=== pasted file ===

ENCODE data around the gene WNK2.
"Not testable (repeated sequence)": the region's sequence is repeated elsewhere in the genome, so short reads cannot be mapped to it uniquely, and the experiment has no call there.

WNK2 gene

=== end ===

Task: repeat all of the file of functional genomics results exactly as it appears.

ENCODE data around the gene WNK2.
"Not testable (repeated sequence)": the region's sequence is repeated elsewhere in the genome, so short reads cannot be mapped to it uniquely, and the experiment has no call there.

WNK2 gene